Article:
Wisdom on Wealth


Everyone has money questions, whether it's what to do about retirement, or how to invest for the first time. Each week, Byron Moore offers practical, down-to-earth advice on handling money; and shows that even though money is important, paying attention to it can keep it from ruling your life.

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If your Christmas season isn’t quite so merry as you’d hoped this year, can I offer a few perspectives?

Borrowing from Charles Dickens’ A Christmas Carol - in order to move you beyond your past failures and present difficulties into a bright future, you’re going to have to learn… from the ghosts of Christmas Past, Christmas Present and Christmas Yet to Come.

You Have to Want Help

Nov 25, 2020
National Council on Aging / National Council on Aging

At least once a month someone says to me, they know someone who “needs my help.”

Well, every time I hear this story, I get some version of a brother, sister or friend who struggles with finances, suffering woes of their own making. Their problems can be traced back to over-spending, under-saving, speculation or some version of failing to face reality.

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Last week I said time management is a myth.

And that’s because time is a totally inflexible commodity. We all have access to an equal amount every day.

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Time management is a myth.

I once talked to a man who said, “My business is going well – better than I ever really thought it would. My problem is that it’s just eating up more and more of my time…and my life. I’m missing my kids’ ball games and I know I’ll never be able to get that time back and I don’t want to miss this time in their lives.”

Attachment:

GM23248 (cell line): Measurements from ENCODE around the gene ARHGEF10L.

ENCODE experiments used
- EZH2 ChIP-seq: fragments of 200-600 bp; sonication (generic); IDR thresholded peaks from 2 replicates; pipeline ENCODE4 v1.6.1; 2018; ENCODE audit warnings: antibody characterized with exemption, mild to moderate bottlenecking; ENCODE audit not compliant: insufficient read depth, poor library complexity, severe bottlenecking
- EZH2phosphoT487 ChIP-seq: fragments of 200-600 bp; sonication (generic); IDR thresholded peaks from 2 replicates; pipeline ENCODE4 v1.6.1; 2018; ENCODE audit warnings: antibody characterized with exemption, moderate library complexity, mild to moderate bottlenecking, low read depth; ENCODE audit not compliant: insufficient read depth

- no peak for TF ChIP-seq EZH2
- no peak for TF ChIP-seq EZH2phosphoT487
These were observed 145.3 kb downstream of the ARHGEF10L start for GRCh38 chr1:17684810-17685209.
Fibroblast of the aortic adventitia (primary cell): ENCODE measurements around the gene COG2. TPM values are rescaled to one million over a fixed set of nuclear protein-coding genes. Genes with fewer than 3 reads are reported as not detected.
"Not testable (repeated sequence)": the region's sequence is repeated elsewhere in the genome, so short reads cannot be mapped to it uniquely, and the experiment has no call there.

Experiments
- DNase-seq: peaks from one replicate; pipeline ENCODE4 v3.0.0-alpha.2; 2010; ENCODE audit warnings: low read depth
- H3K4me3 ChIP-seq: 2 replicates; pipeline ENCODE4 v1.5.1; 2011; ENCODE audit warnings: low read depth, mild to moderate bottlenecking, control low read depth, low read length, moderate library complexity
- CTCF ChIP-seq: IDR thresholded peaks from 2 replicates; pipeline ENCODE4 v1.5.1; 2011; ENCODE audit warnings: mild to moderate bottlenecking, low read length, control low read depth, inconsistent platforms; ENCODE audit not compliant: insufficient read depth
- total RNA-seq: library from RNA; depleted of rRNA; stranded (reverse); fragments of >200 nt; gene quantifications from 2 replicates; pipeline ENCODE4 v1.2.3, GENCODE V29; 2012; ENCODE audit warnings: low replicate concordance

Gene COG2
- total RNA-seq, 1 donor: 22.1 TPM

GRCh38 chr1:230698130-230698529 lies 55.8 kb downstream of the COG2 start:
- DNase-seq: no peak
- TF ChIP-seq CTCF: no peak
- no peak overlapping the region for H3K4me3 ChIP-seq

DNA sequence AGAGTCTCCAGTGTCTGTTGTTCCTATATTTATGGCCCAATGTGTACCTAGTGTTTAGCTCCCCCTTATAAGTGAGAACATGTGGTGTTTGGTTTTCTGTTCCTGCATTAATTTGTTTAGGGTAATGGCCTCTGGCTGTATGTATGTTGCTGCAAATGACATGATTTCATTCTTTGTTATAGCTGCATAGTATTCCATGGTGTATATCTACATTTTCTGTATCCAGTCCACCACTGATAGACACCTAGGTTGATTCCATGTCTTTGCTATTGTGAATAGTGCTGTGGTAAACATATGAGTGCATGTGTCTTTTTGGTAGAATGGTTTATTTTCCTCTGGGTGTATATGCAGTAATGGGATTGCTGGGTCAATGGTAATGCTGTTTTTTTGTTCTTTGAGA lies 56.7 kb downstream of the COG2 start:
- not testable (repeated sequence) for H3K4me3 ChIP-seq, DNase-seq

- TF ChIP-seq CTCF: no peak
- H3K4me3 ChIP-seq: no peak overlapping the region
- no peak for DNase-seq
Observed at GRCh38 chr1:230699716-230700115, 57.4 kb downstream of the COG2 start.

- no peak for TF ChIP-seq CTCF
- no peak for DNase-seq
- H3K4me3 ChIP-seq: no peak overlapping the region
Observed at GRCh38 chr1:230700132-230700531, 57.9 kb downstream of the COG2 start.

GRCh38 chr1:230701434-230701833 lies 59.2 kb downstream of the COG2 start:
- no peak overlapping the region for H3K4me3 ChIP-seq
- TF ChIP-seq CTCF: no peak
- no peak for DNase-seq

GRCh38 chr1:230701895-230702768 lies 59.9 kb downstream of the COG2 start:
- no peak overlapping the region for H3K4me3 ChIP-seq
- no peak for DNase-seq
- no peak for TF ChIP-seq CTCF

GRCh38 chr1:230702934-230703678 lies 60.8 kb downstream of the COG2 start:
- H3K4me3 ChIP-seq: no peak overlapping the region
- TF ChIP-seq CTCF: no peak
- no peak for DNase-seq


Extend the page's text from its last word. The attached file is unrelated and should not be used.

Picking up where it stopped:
“What time management tips do you have for getting more things done in less time?”

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Have you ever had a friend approach you about investing in a start-up business that he's involved in...and he's really excited about? You've heard the speech..."I'm not at liberty to divulge any details, but the idea is brilliant and it can't miss!" 

Well, first of all, how do you know it can't miss? Because of all the strong feelings of the friend that just told you so?

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Undefined dangers loom large in the mind.

Thus, they consume all our resources, emotional and financial, because they’ve got no clear boundaries. How do I ever set enough aside for an undefined danger? How can I ever know that I’ve saved enough?

Financial hoarding is the opposite of the more common problem of over-spending and under-saving.

Consider this perspective: all of the money that you ever have is either going to be spent or lost or left to someone else, who will then have those same three opportunities.

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You’ve got dreams that you want to achieve, but if you’re honest, they kind of scare you too. Where do you find the confidence to pursue your dreams?

Well, here’s the thing about confidence - confidence is most often a result rather than a resource that you can obtain. 

I am highly confident in my ability to drive a car because I’ve done it so many times. I don’t need to give myself a rah-rah speech before the morning commute. I just get in the car and go, unconsciously confident that I can drive myself to work.

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In today’s market, are there asset classes that are being overlooked?

Well, the answer is Yes. A very big yes. And that asset class is cash.

Cash is the currency in your wallet, the funds in your bank checking account and savings account and even money in money market accounts. It’s the medium of exchange with which we buy things.

So it’s nearly impossible to separate the idea of cash from cash flow – as the phrase suggests, that’s the flow of cash into and out of a financial system.

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How do you get out of a rut at work?

Earl Nightingale was a 20th century writer and radio personality. Dubbed the “Dean of Personal Development,” he often repeated his motto, “Your rewards in life are always in exact proportion to your contribution.”

Now, that’s one of those statements that’s easy to believe but it’s harder to put into practice.

Most of us wish that our work was interesting and rewarding (both emotionally and financially, of course) and we wish that we made a real contribution. But those aren’t choices on a drop-down menu of a job search website.

Byron Moore

When someone asks me how I think we’ll do the longer this pandemic wears on, most often I think, “You need to meet Frank and Jerry.”